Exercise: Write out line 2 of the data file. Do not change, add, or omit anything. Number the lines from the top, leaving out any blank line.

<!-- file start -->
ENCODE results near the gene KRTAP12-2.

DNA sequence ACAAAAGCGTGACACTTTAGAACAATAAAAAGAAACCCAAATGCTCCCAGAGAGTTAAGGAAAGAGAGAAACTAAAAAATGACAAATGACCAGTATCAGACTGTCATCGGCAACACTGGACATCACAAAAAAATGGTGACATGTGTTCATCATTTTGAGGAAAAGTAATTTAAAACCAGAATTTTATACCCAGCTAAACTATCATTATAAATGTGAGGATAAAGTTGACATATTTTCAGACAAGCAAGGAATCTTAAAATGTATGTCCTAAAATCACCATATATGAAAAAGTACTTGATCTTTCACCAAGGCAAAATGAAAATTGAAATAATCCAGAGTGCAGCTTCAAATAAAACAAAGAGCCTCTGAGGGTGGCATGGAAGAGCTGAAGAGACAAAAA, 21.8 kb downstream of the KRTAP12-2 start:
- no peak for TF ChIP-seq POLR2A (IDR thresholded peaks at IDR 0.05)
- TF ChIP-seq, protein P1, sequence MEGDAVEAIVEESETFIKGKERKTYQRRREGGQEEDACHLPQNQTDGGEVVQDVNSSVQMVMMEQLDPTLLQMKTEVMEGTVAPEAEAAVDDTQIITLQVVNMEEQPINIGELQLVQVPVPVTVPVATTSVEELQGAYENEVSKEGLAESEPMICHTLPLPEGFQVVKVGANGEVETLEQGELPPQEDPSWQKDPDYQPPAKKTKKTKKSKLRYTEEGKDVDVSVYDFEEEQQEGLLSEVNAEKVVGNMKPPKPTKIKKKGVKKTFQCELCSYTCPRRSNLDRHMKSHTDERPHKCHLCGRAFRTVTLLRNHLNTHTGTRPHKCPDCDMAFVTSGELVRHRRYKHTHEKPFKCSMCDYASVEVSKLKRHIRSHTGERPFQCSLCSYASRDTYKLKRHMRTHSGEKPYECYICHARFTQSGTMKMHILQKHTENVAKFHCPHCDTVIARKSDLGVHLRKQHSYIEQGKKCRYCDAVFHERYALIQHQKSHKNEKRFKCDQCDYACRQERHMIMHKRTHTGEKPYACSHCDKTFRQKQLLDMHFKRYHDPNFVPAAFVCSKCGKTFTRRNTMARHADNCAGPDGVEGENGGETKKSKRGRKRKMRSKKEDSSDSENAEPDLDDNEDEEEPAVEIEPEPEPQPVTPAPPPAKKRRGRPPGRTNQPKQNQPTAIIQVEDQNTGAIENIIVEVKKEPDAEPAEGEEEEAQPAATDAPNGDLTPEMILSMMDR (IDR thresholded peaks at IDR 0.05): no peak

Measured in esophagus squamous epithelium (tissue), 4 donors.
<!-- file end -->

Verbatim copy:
DNA sequence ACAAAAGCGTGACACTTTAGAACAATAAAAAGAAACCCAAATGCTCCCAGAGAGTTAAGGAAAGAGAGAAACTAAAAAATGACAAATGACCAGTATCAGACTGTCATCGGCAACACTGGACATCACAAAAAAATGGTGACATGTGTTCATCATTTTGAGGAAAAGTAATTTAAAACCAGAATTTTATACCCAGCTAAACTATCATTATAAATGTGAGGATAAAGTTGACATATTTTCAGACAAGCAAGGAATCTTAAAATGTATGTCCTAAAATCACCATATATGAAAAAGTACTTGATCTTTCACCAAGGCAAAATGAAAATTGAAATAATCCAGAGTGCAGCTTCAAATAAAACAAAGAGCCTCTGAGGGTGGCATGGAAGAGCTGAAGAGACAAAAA, 21.8 kb downstream of the KRTAP12-2 start: